MRR Review: Starbuck

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David Wozniak (Patrick Huard) is a lovable yet perpetual screw up who, at the age of 42, has finally decided to take control of his life. A habitual sperm donor in his youth, he discovers that he's the biological father of 533 children, 142 of whom are trying to force the fertility clinic to reveal the true identity of the prolific donor code-named Starbuck.
3.5

MRR Review: Starbuck

-- Rating: R
Length: 109 minutes
Release Date: Mar. 22, 2013
Directed by: Ken Scott
Genre: Comedy

What a curious feature of the modern world that humor may be derived from chaotic family histories and madcap paternity suits. What would have been grim commentary in a documentary from forty years ago and unfit to be mentioned just a century back is today the sort of thing to be, not merely laughed off, but tossed out to an audience who are positively looking for lighthearted fun and a break from serious matters; progress, of a sort.

"Starbuck" is the tale of a man with problems. He has something like 143 problems, actually. After the forty-something slacker David Wozniak (Patrick Huard) discovers that his girlfriend is pregnant with their child, he struggles to come to grips with the new reality of his unexpected fatherhood. Meanwhile, 142 of his other children, conceived over the years via artificial insemination, start coming out of the woodwork to not only make their presence known, but to engage him in a class-action lawsuit.

As a premise, "Starbuck" has its flaws. The fact that no civilized legal code in the world recognizes a sperm donor as being somehow responsible for child support or requires him to make provision for the inevitable offspring of the process somewhat hurts the believability of the movie. Viewers who aren't satisfied with a mantra-like repetition of the phrases suspension of disbelief, it's only a comedy or even stop thinking too much will probably have a hard time relaxing into the central conceit of "Starbuck."

A very similar problem to that just mentioned bedeviled "Double Jeopardy," a suspenseful thriller about a woman whose husband frames her for his murder, only to turn up alive after she beats the rap. According to movie logic, this means she can go right ahead and kill him in front of a sanguine Tommy Lee Jones, playing Tommy Lee Jones.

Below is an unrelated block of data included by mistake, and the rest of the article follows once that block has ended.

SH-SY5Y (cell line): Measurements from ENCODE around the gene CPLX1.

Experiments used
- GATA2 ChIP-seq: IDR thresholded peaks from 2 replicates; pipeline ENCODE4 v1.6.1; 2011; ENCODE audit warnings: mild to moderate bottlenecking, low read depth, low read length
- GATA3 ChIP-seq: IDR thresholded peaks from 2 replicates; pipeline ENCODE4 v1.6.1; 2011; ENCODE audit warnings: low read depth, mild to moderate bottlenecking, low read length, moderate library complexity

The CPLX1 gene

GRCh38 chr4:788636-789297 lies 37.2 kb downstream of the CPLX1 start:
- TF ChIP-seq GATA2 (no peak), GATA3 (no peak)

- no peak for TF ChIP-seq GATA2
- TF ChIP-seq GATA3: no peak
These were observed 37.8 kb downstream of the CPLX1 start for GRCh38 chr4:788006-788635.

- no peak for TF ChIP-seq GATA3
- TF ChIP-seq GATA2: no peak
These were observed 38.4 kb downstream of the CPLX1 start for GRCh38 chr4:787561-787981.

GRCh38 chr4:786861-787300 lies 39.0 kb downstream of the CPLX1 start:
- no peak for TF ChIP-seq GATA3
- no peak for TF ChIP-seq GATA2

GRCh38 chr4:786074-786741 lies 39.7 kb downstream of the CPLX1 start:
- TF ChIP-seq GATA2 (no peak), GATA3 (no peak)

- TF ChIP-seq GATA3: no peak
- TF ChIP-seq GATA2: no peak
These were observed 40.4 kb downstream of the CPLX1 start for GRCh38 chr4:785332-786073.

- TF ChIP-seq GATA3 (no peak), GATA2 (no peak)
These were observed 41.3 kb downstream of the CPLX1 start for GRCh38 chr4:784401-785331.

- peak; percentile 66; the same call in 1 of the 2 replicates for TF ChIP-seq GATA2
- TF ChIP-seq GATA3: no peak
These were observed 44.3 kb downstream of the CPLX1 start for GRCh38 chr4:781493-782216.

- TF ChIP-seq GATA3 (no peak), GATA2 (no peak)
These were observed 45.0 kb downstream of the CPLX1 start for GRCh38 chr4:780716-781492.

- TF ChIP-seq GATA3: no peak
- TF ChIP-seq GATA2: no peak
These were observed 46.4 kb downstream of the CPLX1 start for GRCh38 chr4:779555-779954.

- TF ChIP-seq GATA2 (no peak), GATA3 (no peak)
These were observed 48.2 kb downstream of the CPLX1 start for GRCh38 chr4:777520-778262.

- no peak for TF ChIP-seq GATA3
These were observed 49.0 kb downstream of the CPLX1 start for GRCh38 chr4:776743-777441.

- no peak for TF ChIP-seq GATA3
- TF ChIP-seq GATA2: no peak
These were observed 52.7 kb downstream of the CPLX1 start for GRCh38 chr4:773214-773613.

This sort of thing aside, "Starbuck" leans rather heavily on its audience's desire to shut down the higher functions and just have a good time for a while. If the audience accepts that movie legal systems don't function in any way close to human legal codes, then and only then does "Starbuck" deliver the comedic romp it promises. Fur flies and scenery collapses as one middle-aged waste of space starts learning the hard way about the consequences of his dissipated life choices.

In this way, "Starbuck" falls into an odd spot; one that's strangely typical of modern films, especially of modern comedies. Over recent years, going back at least to "South Park," a clear trend has emerged in which comedic films use their surface-and, frankly, superficial-humor as sugar to sweeten what, at bottom, is a sermon on moral virtue. If "Starbuck" has morality at its core, the message seems to be that one should mature early in adulthood and take up the mantle of responsibility. Apparently, not only is this adult virtue vastly preferable to an adolescence spent bouncing from one casual affair to another, but the-hilarious!-consequences of a prolonged youth will be more severe the longer they are avoided. Another comedy/sermon in this vein would be "Knocked Up," which had essentially the same message at its core.

"Starbuck" is a French film, and it doesn't have any readily recognizable actors or actresses. Most of the foreign-born performers will be unfamiliar to American audiences. French cinema has been in the habit of discarding its big names rather quickly after their breakthrough hits. Predictable jokes about a new aristocracy and guillotines aside, the idea here seems to be to focus on storytelling, and that a big-name draw would compromise the integrity of the story. Paul Verhoven, who was Dutch, actually adopted a similar tack in his satirical sci-fi epic "Starship Troopers" by hiring only semi-anonymous young actors for his leads.

The cast of "Starbuck," for their part, all perform admirably. The custom of using ingénues wherever possible seems to have focused the performances of cast members marvelously. Julie LeBreton especially, should come in for recognition here, she being the only actress in the film nominated for a Genie award.

"Starbuck" has received generally positive attention from critics and the public alike. The foundational issues of its basically very silly premise don't seem to be a deal breaker to viewers and are easily forgotten as the earnest performances begin to win them over.

Rating 3.5 out of 5